ServerBeach Takes 1.45 Million Edublogs Offline

ServerBeach Takes 1.45 Million Edublogs Offline

In case you don’t already know, we’re the folk not only behind this site and WPMU DEV, but also Edublogs… the oldest and second largest WordPress Multisite setup on the web, with, as of right now 1,451,943 teacher and student blogs hosted.

And today, our hosting company, ServerBeach, to whom we pay $6,954.37 every month to host Edublogs, turned off our webservers, without notice, less than 12 hours after issuing us with a DMCA email.

Because one of our teachers, in 2007, had shared a copy of Beck’s Hopelessness Scale with his class, a 20 question list, totalling some 279 words, published in 1974, that Pearson would like you to pay $120 for.

Update 25 May, 2017: This post is part of the WPMU DEV Blog archive and contains information that is out-of-date, but we’re keeping it on the blog for posterity.



I’ll get into whether or not this should be a legitimate DMCA in a moment, but in the meantime let’s focus on how quickly and pro-actively ServerBeach responded to Pearson’s lawyers, as opposed to how they deal with one of their better customers (we’ve been with them for years and years, ok we’re no – another one of their customers – but $75k+ p/year has to count for something right?)

Edublogs, as you might have guessed, is a blogging service for education, and like most blogging services allows students and teachers to sign up for free, and then upgrade if they want for extra storage, features etc.

And, like most blogging services, we’ve been heavily attacked pretty much since our inception by Sploggers (people, or machines, creating blogs to add links to other sites or promote their own badness) – so much so that we even developed and maintained the only dedicated Anti Splog service out there.

And, of course, sploggers don’t care much for copyright (neither do a lot of students, but that’s another story), and thus we invariably get a bunch of emails every day complaining about copyright issues, here’s how we handle them:

  1. Look at the complaint, is it a splog we haven’t caught yet, if so kill the splog
  2. If it’s a genuine student or teacher blog evaluate whether the claim is legit or not
  3. If it’s legit then ask the user to remove the comment, if not then let the user know about the complaint and also that we have rejected it

So, yesterday, when we got a DMCA notice from our hosts, we assumed it was probably a splog, but it turned out it wasn’t, rather just a blog from back in 2007 with a teacher sharing some materials with their students, see below:

And the link they complained about specifically is still on Google cache, so you can review it for yourself, until Pearson’s lawyers get Google to take that down… or maybe Google will get shut down themselves ;)

So we looked at it, figured that whether or not we liked it Pearson were probably correct about it, and as it hadn’t been used in the last 5 years ‘splogged’ the site so that the content was no longer available and informed ServerBeach.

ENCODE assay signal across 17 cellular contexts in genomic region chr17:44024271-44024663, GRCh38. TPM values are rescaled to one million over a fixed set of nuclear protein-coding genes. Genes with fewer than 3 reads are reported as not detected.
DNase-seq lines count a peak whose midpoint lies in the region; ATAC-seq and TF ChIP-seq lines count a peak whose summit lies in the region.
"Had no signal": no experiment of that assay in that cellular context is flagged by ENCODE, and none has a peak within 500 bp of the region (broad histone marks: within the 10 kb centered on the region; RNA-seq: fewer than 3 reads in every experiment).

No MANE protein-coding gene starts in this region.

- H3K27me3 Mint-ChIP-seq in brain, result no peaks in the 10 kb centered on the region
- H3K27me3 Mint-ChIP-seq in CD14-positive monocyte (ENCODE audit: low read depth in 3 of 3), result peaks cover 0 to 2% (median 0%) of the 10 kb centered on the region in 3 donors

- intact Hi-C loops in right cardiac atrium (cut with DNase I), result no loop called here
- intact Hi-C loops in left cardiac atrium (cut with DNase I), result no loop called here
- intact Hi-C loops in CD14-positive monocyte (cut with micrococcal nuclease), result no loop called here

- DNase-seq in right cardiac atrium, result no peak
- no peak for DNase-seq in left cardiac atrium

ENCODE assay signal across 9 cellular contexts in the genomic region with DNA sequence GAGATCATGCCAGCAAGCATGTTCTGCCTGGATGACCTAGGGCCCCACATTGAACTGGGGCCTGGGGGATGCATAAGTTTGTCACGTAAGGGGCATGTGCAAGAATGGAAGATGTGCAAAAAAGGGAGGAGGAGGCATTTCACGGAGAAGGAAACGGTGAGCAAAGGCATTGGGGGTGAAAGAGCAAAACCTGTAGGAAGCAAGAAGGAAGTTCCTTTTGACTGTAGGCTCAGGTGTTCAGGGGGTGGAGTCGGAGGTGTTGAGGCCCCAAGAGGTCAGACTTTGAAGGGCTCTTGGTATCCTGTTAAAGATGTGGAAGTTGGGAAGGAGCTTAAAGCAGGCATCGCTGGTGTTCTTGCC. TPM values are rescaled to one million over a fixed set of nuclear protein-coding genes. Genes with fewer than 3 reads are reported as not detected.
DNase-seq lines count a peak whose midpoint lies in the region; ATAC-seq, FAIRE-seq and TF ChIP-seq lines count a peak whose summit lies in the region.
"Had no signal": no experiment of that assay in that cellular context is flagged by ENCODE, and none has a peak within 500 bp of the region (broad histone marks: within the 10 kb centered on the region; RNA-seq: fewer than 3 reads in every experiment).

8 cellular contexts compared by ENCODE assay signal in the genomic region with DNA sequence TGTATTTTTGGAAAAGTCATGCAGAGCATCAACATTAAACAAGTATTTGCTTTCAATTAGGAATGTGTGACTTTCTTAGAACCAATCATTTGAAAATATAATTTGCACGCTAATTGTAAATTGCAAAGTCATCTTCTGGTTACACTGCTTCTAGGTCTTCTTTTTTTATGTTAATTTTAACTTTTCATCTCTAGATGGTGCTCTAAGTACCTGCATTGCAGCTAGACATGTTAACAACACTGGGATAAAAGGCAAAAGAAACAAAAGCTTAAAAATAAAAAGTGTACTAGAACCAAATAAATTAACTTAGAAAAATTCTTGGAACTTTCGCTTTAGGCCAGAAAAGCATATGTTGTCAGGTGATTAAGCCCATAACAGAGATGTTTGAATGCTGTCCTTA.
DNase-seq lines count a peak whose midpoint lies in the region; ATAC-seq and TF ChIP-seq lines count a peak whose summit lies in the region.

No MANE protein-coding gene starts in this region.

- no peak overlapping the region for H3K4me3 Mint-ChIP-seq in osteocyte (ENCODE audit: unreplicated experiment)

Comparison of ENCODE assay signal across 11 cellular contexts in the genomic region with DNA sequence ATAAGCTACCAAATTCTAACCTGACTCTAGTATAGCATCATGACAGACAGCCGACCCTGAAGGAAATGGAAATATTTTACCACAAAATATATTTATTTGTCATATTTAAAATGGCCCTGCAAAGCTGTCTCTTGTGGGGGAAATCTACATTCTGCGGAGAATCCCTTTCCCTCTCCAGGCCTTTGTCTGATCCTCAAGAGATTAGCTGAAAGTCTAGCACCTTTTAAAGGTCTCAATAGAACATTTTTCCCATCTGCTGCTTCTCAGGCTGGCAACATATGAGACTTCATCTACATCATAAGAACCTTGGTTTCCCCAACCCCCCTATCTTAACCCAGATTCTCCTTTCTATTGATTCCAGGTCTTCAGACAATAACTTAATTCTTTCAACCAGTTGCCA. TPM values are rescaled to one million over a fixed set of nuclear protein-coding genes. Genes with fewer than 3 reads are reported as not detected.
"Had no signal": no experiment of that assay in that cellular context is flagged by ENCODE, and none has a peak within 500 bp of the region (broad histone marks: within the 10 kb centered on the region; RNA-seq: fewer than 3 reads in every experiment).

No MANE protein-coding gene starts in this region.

Clearly though that wasn’t good enough for Serverbeach who detected that we still had the file in our Varnish cache (nevermind that it was now inaccessible to anyone) and decided to shut us down without a word of warning.

Well, that’s not strictly true, they did send us the below:

Which clearly states that ‘your web server has been or within the next 24 hours will be, disabled’.

So, technically, this can happen to any customer of ServerBeach who may happen to host other people’s content, ooo, like without notice.

Here’s all that has to happen:

  1. Someone uploads something copyright infringing to, say, a blog
  2. Someone sends a DMCA complaint to ServerBeach
  3. Someone at ServerBeach judges that to be valid and immediately shuts down the entire service

And then they inform you, or maybe they’ll give you 12 hours notice, if you’re lucky :/

Seems like a bad case of judge, jury and executioner… and an even worse case of stupid automated systems and utter ignorance of your customers.

Now, back to the offending content, here’s a ‘fair use’ sample:

Now, like I said, the list only runs to 20 questions, sub 300 words, and I think is a pretty important and useful resource for teachers to share with their students.

But clearly Pearson isn’t making enough money already, and intends to, rather that let this 38-year old work be shared, discussed, used, even in a way that might save some people’s lives, on the internet.

Instead it wants a regular teacher to handover $120 for it.

Here’s another idea Pearson, maybe one that you could take from Edublogs, howabout you let this tiny useful list be freely available, and then you sell your study materials / textbooks and other material around that… maybe use  Creative Commons Non-Commercial Attribution license or similar to make sure you get some links and business.

Or at the very least contact us directly about it.

Rather than being assholes and stuffing up hundreds of thousands of teachers and students through getting your lawyers to lay into our less-than-satisfactory hosts :(


Addendum 1 – I contacted ServerBeach 5 hours ago to ask them how this could happen, and tell me ho wit won’t happen again, they have offered since to explain the DMCA to me, not really what I was after, I’ll update here with any response.

Addendum 2– ServerBeach have responded that apparently they contacted us 10 days about this through their automated system… needless to say it either wasn’t sent or we didn’t get it, but they figured that they’d just shut down our servers regardless without doing something simple, like, calling any of the 3 numbers for us they have on file…